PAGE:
Middle school teacher disarms school shooter then hugs her until police arrive
Math teacher Krista Gneiting came face-to-face with the school shooter and couldn't comprehend that the young girl she was looking at was in fact the shooter.
D.G. Sciortino

Psychologists have said that a lack of love or sensory pleasure in one’s life can lead to violence or mental illness.

If this is true then love is the answer to neutralizing violence.

That’s how Krista Gneiting stopped a school shooter. With some compassion, love, and a hug Gneiting was able to likely save many lives, including her own.


Gneiting, who teaches math at Rigby Middle School in Idaho, was prepping students for their finals in early May when she heard a gunshot down the hall.

When she looked outside the classroom she saw the school’s janitor lying on the floor at the end of the hallway.

Custodian Jim Wilson is reported to have thrown himself in front of students and took a bullet to shield them from harm, according to ABC 4.

“He’s also a hero as well as that teacher,” parent Brittany Allen said. “That everybody worked together in a school and tried to prevent the worst from happening, but specifically the teacher and the custodian.”

Gneiting then shut her door and two more shots rang out.

“So I just told my students, ‘We are going to leave, we’re going to run to the high school, you’re going to run hard, you’re not going to look back and now is the time to get up and go,'” she told ABC News.

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The Jefferson County Sheriff’s Office reports that a sixth-grade girl took a handgun from her backpack and starting shooting just before 9 a.m. Two students and one adult were wounded by the girl but expected to survive.

Gneiting was trying to aid one of the victims when she saw the girl with the gun.

“It was a little girl and my brain couldn’t quite grasp that,” she said. “I just knew when I saw that gun, I had to get the gun.”

Gneiting then asked, “Are you the shooter?”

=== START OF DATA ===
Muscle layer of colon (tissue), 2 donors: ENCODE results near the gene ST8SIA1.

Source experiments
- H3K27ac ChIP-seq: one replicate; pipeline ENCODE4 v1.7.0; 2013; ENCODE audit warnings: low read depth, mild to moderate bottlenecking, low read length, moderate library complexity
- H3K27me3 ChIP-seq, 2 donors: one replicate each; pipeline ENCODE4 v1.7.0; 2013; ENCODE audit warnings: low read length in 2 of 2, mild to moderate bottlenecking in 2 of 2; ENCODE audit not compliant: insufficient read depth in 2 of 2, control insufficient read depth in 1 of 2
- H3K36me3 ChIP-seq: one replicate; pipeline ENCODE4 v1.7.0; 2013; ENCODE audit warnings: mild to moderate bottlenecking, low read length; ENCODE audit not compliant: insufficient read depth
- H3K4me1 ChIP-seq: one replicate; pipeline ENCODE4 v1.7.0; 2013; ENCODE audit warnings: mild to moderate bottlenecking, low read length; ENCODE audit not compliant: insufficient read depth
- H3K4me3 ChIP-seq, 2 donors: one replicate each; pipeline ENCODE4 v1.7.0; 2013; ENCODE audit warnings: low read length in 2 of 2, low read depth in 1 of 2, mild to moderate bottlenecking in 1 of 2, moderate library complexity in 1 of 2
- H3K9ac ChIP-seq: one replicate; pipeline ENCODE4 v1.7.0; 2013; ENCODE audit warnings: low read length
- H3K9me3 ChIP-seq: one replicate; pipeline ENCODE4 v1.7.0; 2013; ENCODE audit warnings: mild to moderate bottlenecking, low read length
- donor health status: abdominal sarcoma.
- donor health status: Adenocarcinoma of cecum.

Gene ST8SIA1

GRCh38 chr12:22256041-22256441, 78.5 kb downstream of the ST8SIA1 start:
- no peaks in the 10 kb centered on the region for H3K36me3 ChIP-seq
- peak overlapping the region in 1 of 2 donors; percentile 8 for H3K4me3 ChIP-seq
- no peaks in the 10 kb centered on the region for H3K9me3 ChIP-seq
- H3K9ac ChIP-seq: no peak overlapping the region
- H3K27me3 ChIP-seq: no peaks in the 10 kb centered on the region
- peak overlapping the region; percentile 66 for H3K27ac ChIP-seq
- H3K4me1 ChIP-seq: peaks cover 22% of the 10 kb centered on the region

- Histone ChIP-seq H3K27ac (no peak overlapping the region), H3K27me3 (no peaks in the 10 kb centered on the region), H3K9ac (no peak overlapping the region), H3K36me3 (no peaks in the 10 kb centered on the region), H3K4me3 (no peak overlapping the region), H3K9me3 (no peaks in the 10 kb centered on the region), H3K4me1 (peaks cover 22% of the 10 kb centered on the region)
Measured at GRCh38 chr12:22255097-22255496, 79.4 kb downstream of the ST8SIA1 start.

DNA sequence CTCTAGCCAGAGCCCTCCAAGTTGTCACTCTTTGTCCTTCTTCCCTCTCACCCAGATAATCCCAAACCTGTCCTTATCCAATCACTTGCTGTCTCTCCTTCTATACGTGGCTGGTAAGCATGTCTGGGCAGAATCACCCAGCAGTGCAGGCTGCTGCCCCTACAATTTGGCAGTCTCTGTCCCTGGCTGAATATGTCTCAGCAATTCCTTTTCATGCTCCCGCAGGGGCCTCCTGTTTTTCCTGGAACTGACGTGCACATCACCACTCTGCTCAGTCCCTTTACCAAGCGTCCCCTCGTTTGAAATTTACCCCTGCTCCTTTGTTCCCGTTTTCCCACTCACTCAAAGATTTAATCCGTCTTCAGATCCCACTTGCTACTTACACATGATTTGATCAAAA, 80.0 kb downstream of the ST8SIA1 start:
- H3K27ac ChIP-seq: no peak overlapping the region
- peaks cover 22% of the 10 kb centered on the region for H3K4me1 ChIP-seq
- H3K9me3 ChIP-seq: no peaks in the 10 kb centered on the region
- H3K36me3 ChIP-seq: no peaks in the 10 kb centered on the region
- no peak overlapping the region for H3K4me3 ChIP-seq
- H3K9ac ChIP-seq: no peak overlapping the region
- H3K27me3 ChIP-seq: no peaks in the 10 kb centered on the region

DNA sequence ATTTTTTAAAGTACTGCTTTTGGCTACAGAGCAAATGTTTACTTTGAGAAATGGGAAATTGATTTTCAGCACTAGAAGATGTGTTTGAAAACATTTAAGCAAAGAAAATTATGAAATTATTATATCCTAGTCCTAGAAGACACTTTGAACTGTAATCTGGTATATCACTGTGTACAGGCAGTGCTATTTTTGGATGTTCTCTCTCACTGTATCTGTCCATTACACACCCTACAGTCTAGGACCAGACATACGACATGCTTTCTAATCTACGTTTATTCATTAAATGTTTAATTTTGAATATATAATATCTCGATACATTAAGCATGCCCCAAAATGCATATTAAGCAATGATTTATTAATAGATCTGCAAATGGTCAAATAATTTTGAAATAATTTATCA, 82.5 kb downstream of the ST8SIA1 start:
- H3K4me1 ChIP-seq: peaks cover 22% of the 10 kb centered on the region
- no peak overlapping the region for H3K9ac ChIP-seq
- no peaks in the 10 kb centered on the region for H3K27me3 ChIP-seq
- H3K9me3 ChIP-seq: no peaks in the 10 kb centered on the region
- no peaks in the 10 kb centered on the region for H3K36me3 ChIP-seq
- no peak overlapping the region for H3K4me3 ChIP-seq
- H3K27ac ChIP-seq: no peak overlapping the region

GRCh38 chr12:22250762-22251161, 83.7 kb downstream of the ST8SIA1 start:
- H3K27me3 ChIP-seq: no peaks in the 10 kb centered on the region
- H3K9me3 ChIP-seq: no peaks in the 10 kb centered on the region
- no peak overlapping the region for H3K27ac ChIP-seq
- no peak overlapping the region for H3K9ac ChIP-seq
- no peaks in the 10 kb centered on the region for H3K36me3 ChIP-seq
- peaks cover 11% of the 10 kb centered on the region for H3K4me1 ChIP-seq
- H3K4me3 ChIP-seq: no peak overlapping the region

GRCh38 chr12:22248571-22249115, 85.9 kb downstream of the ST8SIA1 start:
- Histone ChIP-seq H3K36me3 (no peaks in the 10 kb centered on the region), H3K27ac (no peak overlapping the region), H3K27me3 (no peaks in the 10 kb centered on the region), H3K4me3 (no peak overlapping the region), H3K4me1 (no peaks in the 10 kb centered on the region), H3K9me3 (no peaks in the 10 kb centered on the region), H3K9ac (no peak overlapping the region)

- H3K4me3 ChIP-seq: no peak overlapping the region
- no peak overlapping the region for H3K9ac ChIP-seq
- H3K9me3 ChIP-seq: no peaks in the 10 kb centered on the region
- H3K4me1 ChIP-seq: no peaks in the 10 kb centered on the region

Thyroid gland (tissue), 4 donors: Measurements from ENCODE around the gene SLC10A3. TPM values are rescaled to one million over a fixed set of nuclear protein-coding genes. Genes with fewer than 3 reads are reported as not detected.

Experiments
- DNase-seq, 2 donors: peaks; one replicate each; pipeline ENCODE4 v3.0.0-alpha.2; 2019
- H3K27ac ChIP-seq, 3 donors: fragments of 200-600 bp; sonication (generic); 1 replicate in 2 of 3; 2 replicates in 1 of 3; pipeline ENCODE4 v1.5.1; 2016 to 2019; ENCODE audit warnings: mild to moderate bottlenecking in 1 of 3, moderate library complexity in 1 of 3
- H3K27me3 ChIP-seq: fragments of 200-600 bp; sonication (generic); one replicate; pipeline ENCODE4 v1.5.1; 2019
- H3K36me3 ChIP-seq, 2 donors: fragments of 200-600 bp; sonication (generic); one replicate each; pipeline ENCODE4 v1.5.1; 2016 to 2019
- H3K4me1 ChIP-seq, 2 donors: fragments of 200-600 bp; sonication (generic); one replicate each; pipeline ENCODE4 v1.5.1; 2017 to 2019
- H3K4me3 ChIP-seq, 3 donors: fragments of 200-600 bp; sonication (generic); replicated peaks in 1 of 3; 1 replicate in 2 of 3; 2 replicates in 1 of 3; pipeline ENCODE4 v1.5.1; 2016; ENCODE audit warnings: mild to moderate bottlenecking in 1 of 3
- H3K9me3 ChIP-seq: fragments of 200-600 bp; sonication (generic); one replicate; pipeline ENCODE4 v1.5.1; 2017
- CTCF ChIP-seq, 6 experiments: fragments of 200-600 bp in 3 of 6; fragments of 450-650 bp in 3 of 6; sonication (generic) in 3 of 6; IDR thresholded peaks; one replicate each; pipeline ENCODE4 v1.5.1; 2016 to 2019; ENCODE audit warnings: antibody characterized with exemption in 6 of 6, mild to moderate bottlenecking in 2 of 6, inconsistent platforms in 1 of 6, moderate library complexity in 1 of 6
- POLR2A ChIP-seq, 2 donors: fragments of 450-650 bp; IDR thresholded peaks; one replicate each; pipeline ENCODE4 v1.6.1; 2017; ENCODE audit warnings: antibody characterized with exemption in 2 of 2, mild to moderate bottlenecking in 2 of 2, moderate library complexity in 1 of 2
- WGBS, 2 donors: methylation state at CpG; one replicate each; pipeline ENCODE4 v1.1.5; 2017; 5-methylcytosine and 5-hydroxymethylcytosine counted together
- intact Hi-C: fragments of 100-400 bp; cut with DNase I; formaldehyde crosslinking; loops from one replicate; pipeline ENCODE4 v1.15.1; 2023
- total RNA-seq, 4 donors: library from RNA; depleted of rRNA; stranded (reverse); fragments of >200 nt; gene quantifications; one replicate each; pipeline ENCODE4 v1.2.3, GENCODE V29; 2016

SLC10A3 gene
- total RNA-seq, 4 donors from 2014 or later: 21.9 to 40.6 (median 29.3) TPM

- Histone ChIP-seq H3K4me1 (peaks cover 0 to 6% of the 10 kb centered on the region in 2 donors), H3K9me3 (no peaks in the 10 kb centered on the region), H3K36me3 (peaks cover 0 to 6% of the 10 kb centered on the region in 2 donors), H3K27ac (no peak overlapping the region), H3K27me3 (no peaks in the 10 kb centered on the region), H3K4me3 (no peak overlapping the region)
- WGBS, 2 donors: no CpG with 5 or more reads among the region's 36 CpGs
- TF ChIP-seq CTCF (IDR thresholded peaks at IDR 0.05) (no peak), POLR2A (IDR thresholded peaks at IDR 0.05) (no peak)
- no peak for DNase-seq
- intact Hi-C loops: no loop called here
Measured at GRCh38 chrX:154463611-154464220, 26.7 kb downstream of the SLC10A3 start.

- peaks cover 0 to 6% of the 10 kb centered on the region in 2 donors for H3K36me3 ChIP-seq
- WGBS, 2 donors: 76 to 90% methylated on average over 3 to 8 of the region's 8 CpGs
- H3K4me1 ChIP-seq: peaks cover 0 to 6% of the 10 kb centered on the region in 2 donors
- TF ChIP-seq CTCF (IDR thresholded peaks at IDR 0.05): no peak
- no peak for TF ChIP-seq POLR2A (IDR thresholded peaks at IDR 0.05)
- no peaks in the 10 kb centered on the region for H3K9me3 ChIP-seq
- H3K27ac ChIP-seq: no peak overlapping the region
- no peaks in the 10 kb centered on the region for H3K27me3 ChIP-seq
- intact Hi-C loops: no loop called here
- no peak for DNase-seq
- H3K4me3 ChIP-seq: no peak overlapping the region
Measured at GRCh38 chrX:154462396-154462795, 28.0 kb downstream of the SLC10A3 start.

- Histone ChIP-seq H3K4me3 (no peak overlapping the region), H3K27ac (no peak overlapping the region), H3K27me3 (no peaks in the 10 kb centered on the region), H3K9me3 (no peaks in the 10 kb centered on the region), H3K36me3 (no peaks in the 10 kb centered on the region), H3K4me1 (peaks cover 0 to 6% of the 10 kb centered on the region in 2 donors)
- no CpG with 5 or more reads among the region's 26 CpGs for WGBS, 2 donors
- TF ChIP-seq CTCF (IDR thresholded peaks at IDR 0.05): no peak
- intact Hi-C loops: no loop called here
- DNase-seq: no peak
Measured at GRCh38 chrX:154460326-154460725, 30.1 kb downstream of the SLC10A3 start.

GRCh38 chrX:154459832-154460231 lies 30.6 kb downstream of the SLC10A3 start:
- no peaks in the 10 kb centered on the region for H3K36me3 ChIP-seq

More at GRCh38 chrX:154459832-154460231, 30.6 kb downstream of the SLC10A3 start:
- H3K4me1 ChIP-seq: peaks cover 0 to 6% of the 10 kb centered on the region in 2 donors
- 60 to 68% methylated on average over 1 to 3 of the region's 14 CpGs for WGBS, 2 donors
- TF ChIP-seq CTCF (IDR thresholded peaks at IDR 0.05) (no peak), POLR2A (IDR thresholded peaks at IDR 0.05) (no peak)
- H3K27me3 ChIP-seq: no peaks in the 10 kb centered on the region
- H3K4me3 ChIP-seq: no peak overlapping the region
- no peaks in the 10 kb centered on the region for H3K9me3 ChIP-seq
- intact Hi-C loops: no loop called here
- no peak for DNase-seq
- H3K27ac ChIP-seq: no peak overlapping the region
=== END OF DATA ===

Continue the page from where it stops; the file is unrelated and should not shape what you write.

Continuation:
What Gneiting did next was extraordinarily brave.

“I just walked up to her and I put my hand over her hand, I just slowly pulled the gun out of her hand and she allowed me to,” she said.

“She didn’t give it to me but she didn’t fight. And then after I got the gun, I just pulled her into a hug because I thought, this little girl has a mom somewhere that doesn’t realize she’s having a breakdown and she’s hurting people.”

Gneiting dialed 911 from her phone and held the girl in her arms until the police arrived.

“After a while, the girl started talking to me and I could tell she was very unhappy,” Gneiting said. “I just kept hugging her and loving her and trying to let her know that we’re going to get through this together. I do believe that my being there helped her because she calmed down. So I do know that my calmness definitely must have affected her.”

Police took the girl into custody and charged her. Jefferson County Prosecuting Attorney Mark Taylor said she could face up to three counts of attempted murder.

Gneiting said that she just hopes that people will forgive the girl and that she gets the support she needs.

“She’s just barely starting life and she just needs some help,” Gneiting said. “Everybody makes mistakes. I think we need to make sure we get her help and get her back into where she loves herself so that she can function in society.”

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According to the Bombay Sarvodaya Mandal/Gandhi Book Centre, which is dedicated to spreading Mahatma Gandhi’s teachings, a lack of love can lead to violence and trying to remedy it with punishment is futile.

“Unfortunately, violence is often offered as a solution to violence. Imprisoning people will not solve the problem, because the causes of violence lie in our basic values and the way in which we bring up our children and youth. When young children are not touched, held, or surrounded with affection, the neural systems required to experience pleasure are not developed, which leads to an individual and a culture that is self-centered, violent, and authoritarian.”

To donate funds to each of the three victims injured in the shooting, click here, here, and here. Learn more about Gneiting’s incredible act of compassion that saved the day in the video below.

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By D.G. Sciortino
D.G. is a contributing writer in Shareably. She's based in Connecticut and can be reached at